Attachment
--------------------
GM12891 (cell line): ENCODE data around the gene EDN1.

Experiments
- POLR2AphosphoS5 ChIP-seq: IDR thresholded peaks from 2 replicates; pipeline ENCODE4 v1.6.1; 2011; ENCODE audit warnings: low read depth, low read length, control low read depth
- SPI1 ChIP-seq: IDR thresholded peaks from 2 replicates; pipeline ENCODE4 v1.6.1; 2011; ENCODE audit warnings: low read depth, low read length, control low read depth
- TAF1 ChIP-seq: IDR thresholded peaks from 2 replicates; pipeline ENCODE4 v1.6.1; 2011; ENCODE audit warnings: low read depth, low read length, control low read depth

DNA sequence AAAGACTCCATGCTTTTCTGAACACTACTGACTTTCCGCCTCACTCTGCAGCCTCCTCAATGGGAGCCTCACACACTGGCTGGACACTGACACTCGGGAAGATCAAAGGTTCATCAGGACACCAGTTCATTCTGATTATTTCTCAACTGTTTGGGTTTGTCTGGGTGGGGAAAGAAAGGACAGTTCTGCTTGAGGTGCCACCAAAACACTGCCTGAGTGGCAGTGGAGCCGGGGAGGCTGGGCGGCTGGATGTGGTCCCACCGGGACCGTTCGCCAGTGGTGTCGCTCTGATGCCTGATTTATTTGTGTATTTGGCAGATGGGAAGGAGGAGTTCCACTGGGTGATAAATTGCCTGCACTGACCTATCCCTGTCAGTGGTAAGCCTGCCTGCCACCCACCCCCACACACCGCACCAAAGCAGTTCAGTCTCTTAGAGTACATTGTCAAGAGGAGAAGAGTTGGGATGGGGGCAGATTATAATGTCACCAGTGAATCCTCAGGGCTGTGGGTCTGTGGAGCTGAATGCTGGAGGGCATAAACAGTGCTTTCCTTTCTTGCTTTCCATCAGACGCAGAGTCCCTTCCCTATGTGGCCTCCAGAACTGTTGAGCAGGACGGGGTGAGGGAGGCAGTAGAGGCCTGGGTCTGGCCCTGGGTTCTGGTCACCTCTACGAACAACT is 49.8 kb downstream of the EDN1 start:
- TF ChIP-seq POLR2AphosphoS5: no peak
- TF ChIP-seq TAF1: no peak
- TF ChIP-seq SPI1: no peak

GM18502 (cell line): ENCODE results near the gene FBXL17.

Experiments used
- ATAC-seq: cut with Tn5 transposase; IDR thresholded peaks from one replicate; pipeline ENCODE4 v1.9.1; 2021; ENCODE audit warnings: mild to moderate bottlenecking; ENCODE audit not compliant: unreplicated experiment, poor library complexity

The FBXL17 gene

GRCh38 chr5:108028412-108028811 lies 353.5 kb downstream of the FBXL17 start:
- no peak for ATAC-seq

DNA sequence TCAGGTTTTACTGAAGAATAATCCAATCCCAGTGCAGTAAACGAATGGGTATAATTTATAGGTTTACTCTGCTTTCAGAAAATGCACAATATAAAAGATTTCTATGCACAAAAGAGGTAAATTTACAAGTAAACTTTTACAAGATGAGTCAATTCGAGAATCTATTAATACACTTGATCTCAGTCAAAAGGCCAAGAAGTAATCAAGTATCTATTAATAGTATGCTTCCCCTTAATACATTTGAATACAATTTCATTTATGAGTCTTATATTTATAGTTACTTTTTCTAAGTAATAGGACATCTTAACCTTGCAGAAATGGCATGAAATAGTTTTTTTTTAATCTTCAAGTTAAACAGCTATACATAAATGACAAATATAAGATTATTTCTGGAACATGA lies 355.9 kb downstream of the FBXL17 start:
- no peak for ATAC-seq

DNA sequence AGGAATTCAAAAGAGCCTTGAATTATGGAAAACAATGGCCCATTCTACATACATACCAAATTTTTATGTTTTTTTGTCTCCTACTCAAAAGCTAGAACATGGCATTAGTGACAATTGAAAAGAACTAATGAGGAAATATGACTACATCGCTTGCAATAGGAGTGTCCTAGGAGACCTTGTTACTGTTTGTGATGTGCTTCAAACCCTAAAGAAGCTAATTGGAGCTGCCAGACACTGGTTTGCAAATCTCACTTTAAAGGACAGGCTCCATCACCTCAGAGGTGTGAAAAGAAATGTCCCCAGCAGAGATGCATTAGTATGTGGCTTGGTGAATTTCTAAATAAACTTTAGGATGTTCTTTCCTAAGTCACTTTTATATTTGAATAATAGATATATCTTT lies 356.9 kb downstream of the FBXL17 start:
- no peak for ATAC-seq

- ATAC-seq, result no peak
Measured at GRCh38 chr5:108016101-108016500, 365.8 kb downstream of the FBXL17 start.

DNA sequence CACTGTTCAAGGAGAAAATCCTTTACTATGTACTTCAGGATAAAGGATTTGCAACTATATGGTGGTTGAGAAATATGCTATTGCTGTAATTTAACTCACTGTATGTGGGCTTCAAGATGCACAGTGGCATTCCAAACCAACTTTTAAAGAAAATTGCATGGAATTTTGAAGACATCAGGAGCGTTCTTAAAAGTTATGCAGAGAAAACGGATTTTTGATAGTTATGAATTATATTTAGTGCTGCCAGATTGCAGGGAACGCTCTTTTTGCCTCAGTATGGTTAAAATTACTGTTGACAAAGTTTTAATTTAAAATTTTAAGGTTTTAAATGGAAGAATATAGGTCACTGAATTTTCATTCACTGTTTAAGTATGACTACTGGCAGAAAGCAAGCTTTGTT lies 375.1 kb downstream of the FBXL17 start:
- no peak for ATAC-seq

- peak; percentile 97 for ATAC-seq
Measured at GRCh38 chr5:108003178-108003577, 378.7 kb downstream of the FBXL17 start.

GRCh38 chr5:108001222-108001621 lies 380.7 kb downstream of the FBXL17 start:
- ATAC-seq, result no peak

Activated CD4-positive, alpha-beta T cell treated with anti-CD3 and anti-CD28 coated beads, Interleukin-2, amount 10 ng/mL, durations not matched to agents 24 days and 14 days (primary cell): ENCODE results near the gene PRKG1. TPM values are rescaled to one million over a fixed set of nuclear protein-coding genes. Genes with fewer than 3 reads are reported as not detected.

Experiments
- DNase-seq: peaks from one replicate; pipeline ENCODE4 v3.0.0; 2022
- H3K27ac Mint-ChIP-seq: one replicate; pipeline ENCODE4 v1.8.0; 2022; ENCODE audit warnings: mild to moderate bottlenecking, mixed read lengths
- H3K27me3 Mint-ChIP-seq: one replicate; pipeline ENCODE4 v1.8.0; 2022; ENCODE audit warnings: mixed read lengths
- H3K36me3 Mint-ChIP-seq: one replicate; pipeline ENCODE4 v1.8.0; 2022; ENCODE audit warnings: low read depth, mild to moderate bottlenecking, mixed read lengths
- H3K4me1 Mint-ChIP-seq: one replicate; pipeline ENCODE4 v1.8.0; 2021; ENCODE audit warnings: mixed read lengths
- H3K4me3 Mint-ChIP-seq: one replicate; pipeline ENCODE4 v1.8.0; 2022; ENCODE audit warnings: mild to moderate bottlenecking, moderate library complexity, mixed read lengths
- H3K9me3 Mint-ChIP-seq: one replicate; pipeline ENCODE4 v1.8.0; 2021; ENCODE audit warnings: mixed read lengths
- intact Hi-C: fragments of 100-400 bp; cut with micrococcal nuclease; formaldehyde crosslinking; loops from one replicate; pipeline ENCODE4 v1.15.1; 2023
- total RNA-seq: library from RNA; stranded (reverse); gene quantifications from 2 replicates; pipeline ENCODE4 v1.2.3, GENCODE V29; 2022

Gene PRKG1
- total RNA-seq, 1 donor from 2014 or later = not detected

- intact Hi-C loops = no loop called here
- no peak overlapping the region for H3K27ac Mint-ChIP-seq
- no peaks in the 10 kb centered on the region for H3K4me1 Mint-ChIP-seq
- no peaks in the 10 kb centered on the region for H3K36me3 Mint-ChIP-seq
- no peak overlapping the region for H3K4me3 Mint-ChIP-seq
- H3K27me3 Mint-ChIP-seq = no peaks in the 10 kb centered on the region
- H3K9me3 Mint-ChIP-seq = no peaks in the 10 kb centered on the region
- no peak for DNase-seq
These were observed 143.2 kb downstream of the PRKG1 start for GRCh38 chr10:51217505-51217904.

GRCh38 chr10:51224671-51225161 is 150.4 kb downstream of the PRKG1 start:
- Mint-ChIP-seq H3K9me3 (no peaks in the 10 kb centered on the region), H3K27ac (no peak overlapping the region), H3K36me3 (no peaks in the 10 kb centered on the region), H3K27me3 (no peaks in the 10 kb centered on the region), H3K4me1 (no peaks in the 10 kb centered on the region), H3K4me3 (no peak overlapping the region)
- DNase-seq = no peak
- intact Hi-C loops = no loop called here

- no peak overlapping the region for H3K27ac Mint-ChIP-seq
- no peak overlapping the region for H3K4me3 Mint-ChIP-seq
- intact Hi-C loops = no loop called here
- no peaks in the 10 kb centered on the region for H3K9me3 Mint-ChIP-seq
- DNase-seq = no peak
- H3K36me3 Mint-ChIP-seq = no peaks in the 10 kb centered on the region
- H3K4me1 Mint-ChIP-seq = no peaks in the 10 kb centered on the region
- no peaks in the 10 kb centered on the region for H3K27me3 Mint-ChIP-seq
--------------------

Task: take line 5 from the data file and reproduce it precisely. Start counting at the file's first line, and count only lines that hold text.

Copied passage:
- TAF1 ChIP-seq: IDR thresholded peaks from 2 replicates; pipeline ENCODE4 v1.6.1; 2011; ENCODE audit warnings: low read depth, low read length, control low read depth